Rep. Campbell’s Committee Prevails on Soldiers’ Home Reforms After COVID-19 Deaths; Bill Goes to Baker

State Rep. Linda Dean Campbell shares a moment with a veteran during a previous ceremony at the State House. (Courtesy photograph.)

Rep. Linda Dean Campbell and Sen. Mike Rush, both veterans, prevailed Thursday in their calls for “a clear chain of command” to oversee state veterans’ homes.

Campbell, as WHAV reported first last February, was unhappy with a weakened version of their bill which was intended to prevent another tragedy like the COVID-19 outbreak that took dozens of veterans’ lives in 2020 at the Holyoke Soldiers’ Home. A House and Senate conference committee this week sided with Campbell and Rush.

“Our legislative investigation dug deep into both the immediate and underlying causes of this tragedy and concluded it was a perfect storm that had been brewing for years—COVID just broke the dam,” said Campbell. “Accountability and authority must permeate governance reform at our Soldiers’ Homes. She said the revamped bill establishes a clear chain of command with the superintendent of the Soldiers’ Home reporting to the secretary of Veterans’ Services, who reports to the governor.

Campbell added, “This bill requires—not asks for—collaboration, communication and accountability at all levels of leadership at our Soldiers’ Homes.”

Besides elevating the secretary of Veterans’ Services to a cabinet-level post, Campbell said other reforms include requiring the superintendent of soldiers’ homes to be a licensed nursing home administrator with experience in Veteran care or long-term care. The legislation also creates a “robust” hiring process and gives secretary of Veterans’ Services authority to hire and, if necessary, fire superintendents; makes “governance, protocols and quality of care” uniform between the Holyoke and Chelsea soldiers’ homes; requires state Department of Public Health inspections at least twice per year; requires homes to be certified by the Centers for Medicare and Medicaid Services; and creates the jobs of ombudsman, where families and others can turn for help, and veteran advocate to publicly raise any concerns.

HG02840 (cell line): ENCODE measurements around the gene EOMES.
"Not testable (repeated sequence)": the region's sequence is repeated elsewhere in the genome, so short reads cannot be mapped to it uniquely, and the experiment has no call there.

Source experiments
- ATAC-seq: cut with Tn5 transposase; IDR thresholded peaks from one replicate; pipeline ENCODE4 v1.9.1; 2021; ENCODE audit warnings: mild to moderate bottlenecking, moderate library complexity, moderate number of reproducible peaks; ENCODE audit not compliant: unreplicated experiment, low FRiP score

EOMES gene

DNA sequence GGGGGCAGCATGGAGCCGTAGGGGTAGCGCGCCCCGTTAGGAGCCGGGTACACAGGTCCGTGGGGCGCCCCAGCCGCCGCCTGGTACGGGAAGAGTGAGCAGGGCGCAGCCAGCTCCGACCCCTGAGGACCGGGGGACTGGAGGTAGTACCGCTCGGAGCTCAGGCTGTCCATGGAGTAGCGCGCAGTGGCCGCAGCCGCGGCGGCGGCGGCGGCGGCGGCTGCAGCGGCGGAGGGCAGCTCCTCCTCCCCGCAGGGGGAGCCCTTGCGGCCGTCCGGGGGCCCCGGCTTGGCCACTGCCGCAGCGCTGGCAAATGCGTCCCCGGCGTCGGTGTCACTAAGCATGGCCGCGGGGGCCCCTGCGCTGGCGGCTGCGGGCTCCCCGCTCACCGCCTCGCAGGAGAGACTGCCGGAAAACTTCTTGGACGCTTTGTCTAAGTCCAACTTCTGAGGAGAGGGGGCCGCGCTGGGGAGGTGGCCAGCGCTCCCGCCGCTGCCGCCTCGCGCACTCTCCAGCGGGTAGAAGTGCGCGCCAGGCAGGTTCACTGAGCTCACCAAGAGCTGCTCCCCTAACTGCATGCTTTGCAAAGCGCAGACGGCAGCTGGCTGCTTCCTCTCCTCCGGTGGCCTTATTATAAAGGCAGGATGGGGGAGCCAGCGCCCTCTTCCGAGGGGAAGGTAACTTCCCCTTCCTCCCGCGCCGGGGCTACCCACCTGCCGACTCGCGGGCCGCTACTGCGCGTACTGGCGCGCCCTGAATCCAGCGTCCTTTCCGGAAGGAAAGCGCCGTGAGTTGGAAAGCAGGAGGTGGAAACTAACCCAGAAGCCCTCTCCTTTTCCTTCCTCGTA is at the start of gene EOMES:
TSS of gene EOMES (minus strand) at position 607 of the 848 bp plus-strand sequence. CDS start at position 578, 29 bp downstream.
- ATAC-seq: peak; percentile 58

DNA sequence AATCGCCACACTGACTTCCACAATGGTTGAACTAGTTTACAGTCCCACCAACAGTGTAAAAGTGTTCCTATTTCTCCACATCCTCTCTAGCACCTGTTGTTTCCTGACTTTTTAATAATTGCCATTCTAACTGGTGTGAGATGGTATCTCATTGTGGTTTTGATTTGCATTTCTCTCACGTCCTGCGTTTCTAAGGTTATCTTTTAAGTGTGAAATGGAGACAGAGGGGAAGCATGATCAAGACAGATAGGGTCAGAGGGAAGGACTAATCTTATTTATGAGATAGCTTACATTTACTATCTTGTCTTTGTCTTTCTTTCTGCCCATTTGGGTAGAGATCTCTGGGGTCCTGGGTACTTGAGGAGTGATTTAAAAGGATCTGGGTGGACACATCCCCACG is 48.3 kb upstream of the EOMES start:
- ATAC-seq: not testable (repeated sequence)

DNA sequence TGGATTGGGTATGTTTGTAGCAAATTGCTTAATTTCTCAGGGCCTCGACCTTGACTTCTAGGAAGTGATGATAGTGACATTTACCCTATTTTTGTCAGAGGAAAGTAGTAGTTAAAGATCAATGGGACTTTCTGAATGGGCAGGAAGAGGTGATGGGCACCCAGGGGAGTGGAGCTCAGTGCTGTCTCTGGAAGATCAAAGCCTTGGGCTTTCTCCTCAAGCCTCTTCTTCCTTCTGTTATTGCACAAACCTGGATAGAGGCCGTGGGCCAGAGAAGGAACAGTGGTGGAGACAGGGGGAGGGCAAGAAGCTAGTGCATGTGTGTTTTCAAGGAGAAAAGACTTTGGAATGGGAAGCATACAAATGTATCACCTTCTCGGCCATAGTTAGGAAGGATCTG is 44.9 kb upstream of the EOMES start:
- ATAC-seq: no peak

The revised measures won praise from local veterans’ advocates. Ralph Basiliere, a disabled veteran of the U.S. Marines, chairman of the Haverhill Vietnam Veterans Memorial Commission and the city’s former acting director of Veterans’ Services, said “This is a good day for vulnerable veterans in Massachusetts. The grief-stricken families can know their loved ones didn’t die in vain.”

Methuen Veterans’ Service Officer Paul Jensen, a graduate of the United States Military Academy at West Point and former Company Commander with the 82nd Airborne Division, praised Campbell and Rush, saying, “It is especially impressive that they rejected the initial bill introduced after their report, choosing instead to stick to their guns and insist on reforms proposed in the original bill.”

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